Is a Last Will and Testament the only document you'll need?
The Last Will and Testament is the formal title given to the legal document commonly called a Will.
It accomplishes the following:
- Revoke Prior Wills. The maker of the Will, sometimes called the testator, declares the document to be his or her last Will and Testament. In doing so they revoke any prior Wills.
It’s important for anyone who has a prior Will to make certain that they are expressly revoking it. Multiple documents can cause confusion and lead to fights among relatives.
If the testator intends to make only minor changes to a prior Will they should do so with a document called a codicil.
- Name Guardians for Minor Children. One of the most important purposes for having a Will is to name guardians for minor children. In the event of your death someone will be required to take over your parental responsibilities.
Consequently, parents need to take great care in choosing a guardian. Failure to author a Will could result in a court appointing someone as guardian of your children who you might not trust to be in that position.
- Name a Personal Representative. A Will names a Personal Representative, sometimes called an Executor. The Personal Representative is the individual charged with carrying out the testator’s instructions.
The law recognizes the Personal Representative as a fiduciary. They must exercise sound and prudent business judgment in carrying out their responsibilities under the Will. In large estates, the Personal Representative may be required to post a bond to insure fulfillment of their duties.
Personal Representatives may be paid for the work that they do. Usually, adult children serving as Personal Representatives of modest estates do not charge the estate for their services.
Choosing a Personal Representative is a lot like choosing a Trustee for your Living Trust. To learn more about choosing a Trustee, click here.
- Distribution of Your Estate. A last Will and testament provides instructions for the distribution of your estate. Typically, there are two types of distributions. The first is Specific Distributions. The second is Residuary Dispositions.
With a Specific Distribution a testator identifies a particular piece of property to pass to a particular person. Often, certain kinds of property, which may or may not have much monetary value, can have great sentimental value.
In the Residuary Dispositions, the testator typically divides all the rest of his or her estate among certain individuals on a percentage basis. Most parents will divide their estate equally among all of their children to “share and share alike.”
But sometimes it’s appropriate to provide for unequal distributions: Parents often recognize that some children have greater needs than others. Sometimes, adult children have proven themselves unreliable and unsuitable for the receipt of a large amount of money. And sometimes the distribution can come with strings attached. These stipulations can include beginning treatment for alcohol or drug abuse.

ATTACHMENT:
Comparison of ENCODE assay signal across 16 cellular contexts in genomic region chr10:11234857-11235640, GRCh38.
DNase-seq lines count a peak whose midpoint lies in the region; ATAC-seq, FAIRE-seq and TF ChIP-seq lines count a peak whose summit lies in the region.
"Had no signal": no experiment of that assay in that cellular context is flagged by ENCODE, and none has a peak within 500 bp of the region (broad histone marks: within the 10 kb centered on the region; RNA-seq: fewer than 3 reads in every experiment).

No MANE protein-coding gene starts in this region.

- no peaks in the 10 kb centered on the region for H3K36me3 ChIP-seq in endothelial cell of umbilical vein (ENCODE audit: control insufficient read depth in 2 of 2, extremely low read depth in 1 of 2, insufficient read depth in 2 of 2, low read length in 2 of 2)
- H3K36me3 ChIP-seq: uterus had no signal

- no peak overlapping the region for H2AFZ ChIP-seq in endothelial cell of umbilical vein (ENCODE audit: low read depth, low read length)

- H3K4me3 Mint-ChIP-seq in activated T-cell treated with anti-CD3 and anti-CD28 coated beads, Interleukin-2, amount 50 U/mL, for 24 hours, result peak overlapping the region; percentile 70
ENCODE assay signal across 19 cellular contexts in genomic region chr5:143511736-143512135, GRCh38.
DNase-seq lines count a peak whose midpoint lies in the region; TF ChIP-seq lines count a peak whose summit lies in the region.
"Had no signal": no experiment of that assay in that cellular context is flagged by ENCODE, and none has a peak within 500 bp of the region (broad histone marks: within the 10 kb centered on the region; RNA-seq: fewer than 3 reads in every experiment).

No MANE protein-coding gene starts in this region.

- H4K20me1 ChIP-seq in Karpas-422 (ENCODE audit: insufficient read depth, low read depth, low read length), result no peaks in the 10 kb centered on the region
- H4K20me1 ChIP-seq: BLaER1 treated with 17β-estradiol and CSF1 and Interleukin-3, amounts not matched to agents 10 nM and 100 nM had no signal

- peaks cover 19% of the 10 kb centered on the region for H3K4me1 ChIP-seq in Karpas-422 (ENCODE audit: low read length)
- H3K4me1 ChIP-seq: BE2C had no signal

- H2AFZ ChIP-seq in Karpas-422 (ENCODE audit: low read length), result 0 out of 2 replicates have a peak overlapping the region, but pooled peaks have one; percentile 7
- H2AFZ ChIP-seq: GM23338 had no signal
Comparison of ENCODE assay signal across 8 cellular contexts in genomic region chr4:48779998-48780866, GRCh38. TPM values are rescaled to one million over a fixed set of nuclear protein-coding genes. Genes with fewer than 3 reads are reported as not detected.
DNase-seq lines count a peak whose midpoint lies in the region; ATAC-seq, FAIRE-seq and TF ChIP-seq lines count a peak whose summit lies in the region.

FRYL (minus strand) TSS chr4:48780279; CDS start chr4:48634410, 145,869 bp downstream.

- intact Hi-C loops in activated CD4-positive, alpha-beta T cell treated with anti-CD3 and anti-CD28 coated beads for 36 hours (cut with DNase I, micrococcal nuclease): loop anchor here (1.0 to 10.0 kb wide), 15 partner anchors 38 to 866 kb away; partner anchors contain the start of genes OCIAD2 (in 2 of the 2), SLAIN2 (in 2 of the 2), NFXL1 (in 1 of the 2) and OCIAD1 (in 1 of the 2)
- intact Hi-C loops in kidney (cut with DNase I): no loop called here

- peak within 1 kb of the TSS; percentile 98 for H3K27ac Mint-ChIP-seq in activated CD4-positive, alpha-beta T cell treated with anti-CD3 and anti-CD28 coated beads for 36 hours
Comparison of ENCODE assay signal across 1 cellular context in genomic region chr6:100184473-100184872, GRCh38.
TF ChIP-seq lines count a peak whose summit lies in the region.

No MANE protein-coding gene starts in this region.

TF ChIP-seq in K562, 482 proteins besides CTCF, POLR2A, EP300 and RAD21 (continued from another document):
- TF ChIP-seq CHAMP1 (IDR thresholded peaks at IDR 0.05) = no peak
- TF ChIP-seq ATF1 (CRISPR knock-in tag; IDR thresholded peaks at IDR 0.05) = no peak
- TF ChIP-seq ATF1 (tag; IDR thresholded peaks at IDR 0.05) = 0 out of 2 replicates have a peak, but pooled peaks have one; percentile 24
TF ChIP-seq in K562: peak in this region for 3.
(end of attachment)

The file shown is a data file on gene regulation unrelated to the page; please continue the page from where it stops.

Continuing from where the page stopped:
A Last Will And Testament, By Itself, Is Usually Not Enough.
It’s important to remember that a Will does not change the title to your property. A Will is an instruction to your Personal Representative and to the Probate Court of your wishes. Consequently, an individual whose estate plan consists of only a Will must admit that Will to a probate court.
For many people it’s important to avoid probate because of monetary or privacy concerns, and to minimize the burden placed on their loved ones after their death.
For all but the smallest estates, it’s usually a good idea to create a Living Trust. With a Living Trust, you transfer the title of your assets into the name of the trust. This is a process called “Funding Your Trust.”
But, Even With A Living Trust, You Still Need A Last Will And Testament.
When planning with the Living Trust one still needs a Will. We call a Will that accompanies a Living Trust a “Pour Over Will”. The Pour Over Will revokes prior Wills, names guardians for minor children, and leaves all of the testator’s property to the Living Trust. This Will, in effect, “pours” the property into the trust.
This is an important standby device in the event that the Living Trust was not properly funded or that some stray piece of property was inadvertently left out of the trust.
If you live in Michigan and need experienced estate planning help, contact Michael Einheuser for a free consultation. Michael helps families in Bingham Farms, Troy, Farmington Hills, Rochester Hills, Southfield, West Bloomfield Township, Bloomfield Township, and the surrounding Michigan areas.
Schedule your Free Consultation today: (248) 398-4665.
An Ethical Will bequests more that just property. To read about Ethical Wills, click here.
Return from the Last Will and Testament article to the Home page by clicking here.
About the Author | Contact Me | Disclaimer